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Advice: Teaching Composition

Kundiman
Fri, 03 Jul 2015 00:44:38 GMT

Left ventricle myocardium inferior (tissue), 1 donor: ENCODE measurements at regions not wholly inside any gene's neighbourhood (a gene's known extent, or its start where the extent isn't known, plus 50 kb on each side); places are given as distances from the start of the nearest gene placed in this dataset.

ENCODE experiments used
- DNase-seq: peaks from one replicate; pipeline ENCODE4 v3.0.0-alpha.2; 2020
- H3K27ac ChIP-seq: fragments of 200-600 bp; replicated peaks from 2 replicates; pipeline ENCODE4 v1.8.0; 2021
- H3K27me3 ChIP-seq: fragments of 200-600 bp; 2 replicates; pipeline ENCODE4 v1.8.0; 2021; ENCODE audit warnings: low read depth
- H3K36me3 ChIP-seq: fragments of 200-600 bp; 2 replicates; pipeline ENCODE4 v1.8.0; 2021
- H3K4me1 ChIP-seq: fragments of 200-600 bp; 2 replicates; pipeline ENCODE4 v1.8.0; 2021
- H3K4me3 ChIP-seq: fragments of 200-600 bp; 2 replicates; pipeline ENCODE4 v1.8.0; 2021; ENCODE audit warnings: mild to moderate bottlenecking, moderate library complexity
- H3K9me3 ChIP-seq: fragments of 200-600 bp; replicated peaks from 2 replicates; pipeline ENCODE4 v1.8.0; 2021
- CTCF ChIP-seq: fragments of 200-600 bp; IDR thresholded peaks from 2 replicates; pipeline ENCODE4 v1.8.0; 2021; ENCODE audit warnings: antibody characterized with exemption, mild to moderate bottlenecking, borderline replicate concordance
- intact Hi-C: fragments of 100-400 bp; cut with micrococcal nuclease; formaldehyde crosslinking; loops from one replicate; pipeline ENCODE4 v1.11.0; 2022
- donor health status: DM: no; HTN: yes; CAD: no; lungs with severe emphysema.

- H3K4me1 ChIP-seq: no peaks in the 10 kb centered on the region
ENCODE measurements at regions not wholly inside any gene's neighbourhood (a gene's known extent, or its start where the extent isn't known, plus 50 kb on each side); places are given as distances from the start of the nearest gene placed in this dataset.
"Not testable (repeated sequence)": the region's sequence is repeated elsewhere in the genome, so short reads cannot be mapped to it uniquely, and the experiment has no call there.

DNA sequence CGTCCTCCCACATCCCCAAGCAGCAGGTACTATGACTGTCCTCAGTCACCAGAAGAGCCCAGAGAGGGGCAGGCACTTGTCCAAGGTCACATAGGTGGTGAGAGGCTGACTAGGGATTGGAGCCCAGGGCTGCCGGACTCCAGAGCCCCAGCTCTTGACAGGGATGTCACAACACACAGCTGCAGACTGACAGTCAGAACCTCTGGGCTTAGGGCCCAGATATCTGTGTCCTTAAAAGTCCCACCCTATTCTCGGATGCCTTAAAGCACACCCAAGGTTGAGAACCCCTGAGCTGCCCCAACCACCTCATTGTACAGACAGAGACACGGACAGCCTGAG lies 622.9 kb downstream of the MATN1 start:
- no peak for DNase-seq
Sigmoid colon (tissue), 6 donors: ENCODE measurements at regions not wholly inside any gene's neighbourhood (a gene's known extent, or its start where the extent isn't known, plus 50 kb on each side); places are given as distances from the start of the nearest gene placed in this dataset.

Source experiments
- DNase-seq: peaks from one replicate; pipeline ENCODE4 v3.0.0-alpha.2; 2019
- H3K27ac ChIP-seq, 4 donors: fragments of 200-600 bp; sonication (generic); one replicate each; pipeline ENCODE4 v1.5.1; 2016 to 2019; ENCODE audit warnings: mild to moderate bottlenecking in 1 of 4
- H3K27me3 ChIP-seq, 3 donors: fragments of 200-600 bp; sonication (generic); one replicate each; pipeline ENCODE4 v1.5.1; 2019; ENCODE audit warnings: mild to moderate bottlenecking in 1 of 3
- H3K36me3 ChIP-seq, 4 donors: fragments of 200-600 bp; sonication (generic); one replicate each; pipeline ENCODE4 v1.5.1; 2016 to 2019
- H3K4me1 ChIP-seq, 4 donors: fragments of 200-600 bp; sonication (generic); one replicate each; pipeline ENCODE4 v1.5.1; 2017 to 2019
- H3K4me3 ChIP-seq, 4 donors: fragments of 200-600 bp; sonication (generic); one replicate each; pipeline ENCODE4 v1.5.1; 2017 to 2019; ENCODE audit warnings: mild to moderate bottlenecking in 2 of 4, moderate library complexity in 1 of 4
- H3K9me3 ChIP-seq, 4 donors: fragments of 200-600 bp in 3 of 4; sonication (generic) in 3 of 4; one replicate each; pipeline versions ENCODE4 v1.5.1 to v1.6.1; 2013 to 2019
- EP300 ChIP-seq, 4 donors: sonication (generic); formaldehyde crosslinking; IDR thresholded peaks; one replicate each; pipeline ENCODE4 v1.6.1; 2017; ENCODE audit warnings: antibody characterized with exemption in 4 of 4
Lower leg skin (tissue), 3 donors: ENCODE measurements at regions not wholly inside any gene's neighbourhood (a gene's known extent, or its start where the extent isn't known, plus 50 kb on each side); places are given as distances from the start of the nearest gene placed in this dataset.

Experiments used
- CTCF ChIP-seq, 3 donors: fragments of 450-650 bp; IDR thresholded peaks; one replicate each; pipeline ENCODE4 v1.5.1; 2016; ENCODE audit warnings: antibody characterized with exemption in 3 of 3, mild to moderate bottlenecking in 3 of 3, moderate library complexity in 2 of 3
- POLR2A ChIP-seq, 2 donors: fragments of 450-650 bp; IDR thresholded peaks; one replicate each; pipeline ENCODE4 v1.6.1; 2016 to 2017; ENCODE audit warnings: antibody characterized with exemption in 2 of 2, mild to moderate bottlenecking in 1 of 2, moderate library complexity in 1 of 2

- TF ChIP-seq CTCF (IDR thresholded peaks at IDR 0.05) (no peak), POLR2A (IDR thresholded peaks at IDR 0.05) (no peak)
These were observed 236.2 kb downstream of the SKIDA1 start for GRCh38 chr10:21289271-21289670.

_Courtesy of the amazing Todd Kaneko_ Comp is a big part of my teaching load—about 75% of it, on average, the rest being creative and business writing. I know way too many people who are getting their writing lives killed off because they are teaching too much comp as adjuncts, so I believe in streamlining and efficiency (and automation) so my writing can continue. Also, my FYC syllabus is online, although I will be updating it over the next week or so to get ready for my own classes. It;s pretty standard, I think. Check it at http://faculty.gvsu.edu/kanekot/wrt150/index.htm Also, my friend Charles Lowe has put together an awesome open source textbook that is available for free online. I use it a lot for readings. Check it at www.writingspaces.org Here are some tips from me for surviving your first (or fifth or fifteenth) semester of comp. This does not apply to CW workshops, as those are an entirely different sort of beast. Also, I teach at a four-year university. I have not taught comp at community college or in other non-university setting, so I cannot speak to tha t experience. (1) Be professional in the classroom. Treat them like adults and they will have to act like adults. Don't show fear—those kids can smell fear and many will respond negatively. Treat them with respect and be professional. Keep that classroom a safe place for ideas and conversation. Attack your subject with passion, even if you have to fake it. If you act like a grad student, they will treat you like a grad student. (They don't respect grad students.) (2) The illusion of investment—as an adjunct or a TA, you are not paid nearly enough to let the class take over your writing life—remember that credit hours, while supposedly equal in terms of workload across the disciplines, is not so for faculty, and comp is unusually grading heavy work for the most part. When it comes to comp, I can't want to fully invest in everyone who comes into my classroom, and most of them aren't invested in the course anyways, to start with. I don't even particularly like teaching comp—it's better than construction work, but I'd rather be writing or teaching creative or business writing. So I have learned to do an excellent job of faking it. When I am in the room with my students, I am in the room 100%. I use their names (even if I just pick one at random from the roll sheet) when I lecture, as if I am speaking directly to them individually. I use about specific students' work as readings for class to show how we read and understand their work. I try to talk to them before and after class so they know that I know who they are. When we are not in class, I use Blackboard (or email or whatever other classroom management software a school might use) to communicate with them as a group regularly (about once or twice a week)—most of these messages are automated and posted by the system so I don't actually have to think about communicating with them much at all. This helps me appear completely invested and interested in my class at all times—between the classroom and the internet, I am omnipresent, almost scarily so. But I have my own poems to write, my own art to make, so when they are not around, they are the last thing I want to think about. Outside of the classroom or conference, I am not thinking about them at all with the exception of grading time. This might sound like I am shirking my job as a teacher, but I maintain that the illusion of investment, the illusion of constant presence, is as effective as real personal investment in most cases. Remember that many of their other profs (as first-year students) won't even know their names, so real 100% investment is not a prerequisite to learning. Yes, there are always a few students that I cannot help but investing in, but that's okay—I'll spend my time with them because they are probably stellar students who I like to work with. Honestly, in FYC, most of those students are not invested, anyways, and won't be no matter what you do. The illusion that I am thinking about them at all hours makes a big difference in that they feel like they are getting more attention than I am really giving them, which sometimes spurs them on to do better work than they might do otherwise. (3) The grading: This is going to take up most of your time, so you will have to figure out how to negotiate the volume of essays you will have to read and comment on during the term. I say ten minutes for a draft is a good goal. Less if you can, fifteen minutes if you absolutely must. If you have three or four sections of comp, getting through the papers quickly will be key to surviving. You'll likely find that, for the most part, you will be giving the same advice over and over and over. Me: I don't comment on first drafts, that's what peer review is for; moreover, they can't expect other professors to automatically give them extensive feedback on first drafts, so I'm avoiding creating a false classroom model. I do, however, go through and glance at each paper to make sure that everyone is on the right track, and from experience, I know what common errors are made on the assignments I give, so I give them a list of things for them to examine in their own papers. Then they revise after peer-review for me. On the second draft, I write each one of them an individual letter that I staple to their second drafts. But remember: I am maintaining the illusion of investment—I have a word file for each assignment I give that contains pre-written paragraphs about thesis development, structure, paragraphs, common assignment blunders, and things like that. The letters I write to them are largely cut and pasted from this document with about one short paragraph (I'm talking two or three sentences) about the intent and content of the paper. This helps me manage my time so instead of writing the same "your thesis sucks" comment by hand 80 times, it takes me about two minutes to assemble a letter giving them some extensive guidance on what they need to work on. This also helps me to maintain a concrete rubric for evaluating their work so that I can keep straight where everyone is. I know some people create charts and give students ratings between 1 and 10 or whatever, but the cut and pasted letter helps me maintain the illusion of investment. They get a letter from me that is personalized to the problems and successes in their drafts without my having to spend too much time thinking about what I'm going to write or how to say things. Then they revise for the final grade based off my letter and any conferencing we do. This is how I manage the up to 80+ FYC papers (plus 160+ portfolios I read at the end of the term with our portfolio grading system) that I can get at any one time. I get them done in one week, no matter what, because as soon as I am done, I can go back to writing poems. It's a bit of work to set up the document with comments for excellent, good, fair, poor, and failing comments for all the areas you want to cover, but it it's worth it when you are done. (4) Plan your course as a course and not a class. That is, plan your course in a way that you can take students through it over and over and over again with minimal additional class prep and minimal change to the writing assignments. The first year, you will be doing tons of class prep—no way around that, really. If you plan it right, however, you will have considerably less class prep after that. Remember that every hour you spend doing class prep is an hour you could be writing. Later, if you find yourself getting bored with your lesson plans, I maintain that you are spending too much time thinking about comp when you should be writing—get over it and write a poem. If the assignment is effective in reaching the course goals, creating a brand new one will be detrimental to your writing life and possibly to the students' classroom experience—a new assignment does not guarantee success. Of course, tweak things to make things easier or more efficient, and if it helps, create your assignments modularly, so different readings can be dropped in easily with the same goals for the paper, and without creating any new prep for you. The way I run FYC, I get two weeks at a time with no grading and very little class prep (I get to write) and then one week of sheer hell as I grade my face off with no time to write anything. (5) Try to create classroom activities that require minimal feedback from you. This is more time management. An in-class writing activity might be cool, but it's also something that you have to respond to—students get cranky when they do work without getting commentary or feedback. It comes across as busy-work. Create activities that allow for time to self-evaluate or peer-evaluate if you must. Honestly, I know a ton of writing prompts for in-class work, but the last thing I want to do is read any of it unless someone is making me. I have poems to write. (6) Beware student emails—they will suck you in. If you answer every email the moment you get it, you will be constantly answering emails. I answer student emails once (sometimes twice) a day, no more. I always get back to them within 24 hours (I promise them this at the beginning of the term), sometimes 36 or a bit longer on weekends. I'm stopping there. I could go on and on, but these are some of the main things I would tell those of you who are about to teach comp for the first time. Overall, I say that you have to remember that it's a job and you should treat it like a job in terms of striving to be the best teacher you can be, but also in terms of not over-investing to the point that your writing life suffers.